Pilots: Brakes Were On, but Plane at La Guardia Didn’t Slow

By | March 11, 2015

The pilots of a Delta plane that skidded off a runway at LaGuardia Airport last week during a snowstorm have told investigators that automatic systems designed to slow down the plane were not working properly, investigators said Monday.

The pilots said the plane’s automatic brakes were set to “max,” but they did not sense any deceleration as the aircraft veered toward an icy bay, according to the National Transportation Safety Board. The flight crew also said the runway appeared “all white” — covered in snow — when they broke out of the overcast sky and glimpsed it just moments before landing.

The plane’s automatic spoilers — flaps on top of the wings that reduce lift and slow the plane down — did not deploy, but the first officer deployed them manually. The captain also reported he was unable to prevent the airplane from drifting to the left.

Investigators said the plane was flying on autopilot until it was 230 feet (70 meters) off the ground, indicating a fairly routine landing until the very end.

Delta Flight 1086 from Atlanta was carrying 127 passengers, including two lap children, plus five crew members, when it slid off the runway last Thursday and skidded about 2,000 feet (600 meters) along a normally grassy area alongside the runway that was covered in snow. The aircraft came to rest with its nose leaning perilously on a berm that separates the runway from Flushing Bay.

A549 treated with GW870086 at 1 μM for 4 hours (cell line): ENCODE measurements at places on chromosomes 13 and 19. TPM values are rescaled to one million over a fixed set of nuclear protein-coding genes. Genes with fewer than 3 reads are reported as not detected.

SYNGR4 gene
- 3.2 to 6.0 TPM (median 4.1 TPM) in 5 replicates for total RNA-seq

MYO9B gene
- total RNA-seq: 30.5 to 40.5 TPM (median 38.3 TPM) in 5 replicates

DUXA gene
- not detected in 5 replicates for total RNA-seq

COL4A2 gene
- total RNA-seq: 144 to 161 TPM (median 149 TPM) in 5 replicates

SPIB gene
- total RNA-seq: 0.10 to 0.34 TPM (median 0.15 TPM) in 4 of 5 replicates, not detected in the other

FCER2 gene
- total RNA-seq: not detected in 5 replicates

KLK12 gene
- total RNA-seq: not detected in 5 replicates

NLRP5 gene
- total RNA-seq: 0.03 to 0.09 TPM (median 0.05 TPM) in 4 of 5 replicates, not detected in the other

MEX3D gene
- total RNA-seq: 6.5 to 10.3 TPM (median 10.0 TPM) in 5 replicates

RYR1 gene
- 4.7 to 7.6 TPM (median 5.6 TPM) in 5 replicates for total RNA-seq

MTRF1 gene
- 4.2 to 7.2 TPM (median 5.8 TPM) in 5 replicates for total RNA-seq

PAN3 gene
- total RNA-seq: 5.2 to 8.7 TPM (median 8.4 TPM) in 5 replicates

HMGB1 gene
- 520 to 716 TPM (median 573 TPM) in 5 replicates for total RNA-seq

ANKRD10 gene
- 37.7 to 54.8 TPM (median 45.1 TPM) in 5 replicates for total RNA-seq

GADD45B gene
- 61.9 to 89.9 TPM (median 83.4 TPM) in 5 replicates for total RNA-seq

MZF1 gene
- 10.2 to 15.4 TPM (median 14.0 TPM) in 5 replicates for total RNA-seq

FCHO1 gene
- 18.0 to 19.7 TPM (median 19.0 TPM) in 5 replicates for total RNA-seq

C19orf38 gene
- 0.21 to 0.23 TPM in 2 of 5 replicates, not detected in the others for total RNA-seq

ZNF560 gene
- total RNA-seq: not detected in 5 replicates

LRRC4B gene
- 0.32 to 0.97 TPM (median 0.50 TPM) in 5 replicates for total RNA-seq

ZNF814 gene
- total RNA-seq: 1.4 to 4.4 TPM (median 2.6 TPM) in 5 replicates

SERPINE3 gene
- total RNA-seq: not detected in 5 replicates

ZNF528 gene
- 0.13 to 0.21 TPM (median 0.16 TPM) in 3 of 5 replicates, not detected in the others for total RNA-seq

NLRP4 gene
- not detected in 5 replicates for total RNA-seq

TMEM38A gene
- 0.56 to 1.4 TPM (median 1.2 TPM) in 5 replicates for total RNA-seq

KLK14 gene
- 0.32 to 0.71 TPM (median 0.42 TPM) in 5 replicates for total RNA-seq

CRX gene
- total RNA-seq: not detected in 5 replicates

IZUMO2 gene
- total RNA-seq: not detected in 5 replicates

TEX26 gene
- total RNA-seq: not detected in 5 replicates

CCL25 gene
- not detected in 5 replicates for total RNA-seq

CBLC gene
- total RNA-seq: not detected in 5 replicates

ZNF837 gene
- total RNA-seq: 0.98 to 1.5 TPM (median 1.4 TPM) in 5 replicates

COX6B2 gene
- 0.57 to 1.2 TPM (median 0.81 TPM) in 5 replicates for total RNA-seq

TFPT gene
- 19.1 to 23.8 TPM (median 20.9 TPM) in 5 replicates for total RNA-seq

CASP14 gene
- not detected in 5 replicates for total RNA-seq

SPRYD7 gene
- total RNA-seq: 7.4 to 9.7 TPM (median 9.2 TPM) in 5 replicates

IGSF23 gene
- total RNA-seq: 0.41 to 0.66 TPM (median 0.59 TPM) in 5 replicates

The plane suffered damage to the left wing, including a punctured fuel tank that caused a leak. The belly of the aircraft from the nose to the first passenger door and the nose itself also were damaged, investigators said.

Since Delta took ownership of the MD-88 plane on Dec. 30, 1987, it had taken off and landed 54,865 times, investigators said. Spread out over the past 28 years, that means the plane flew an average of 5.5 flights a day.

Associated Press Writer Scott Mayerowitz contributed to this report.

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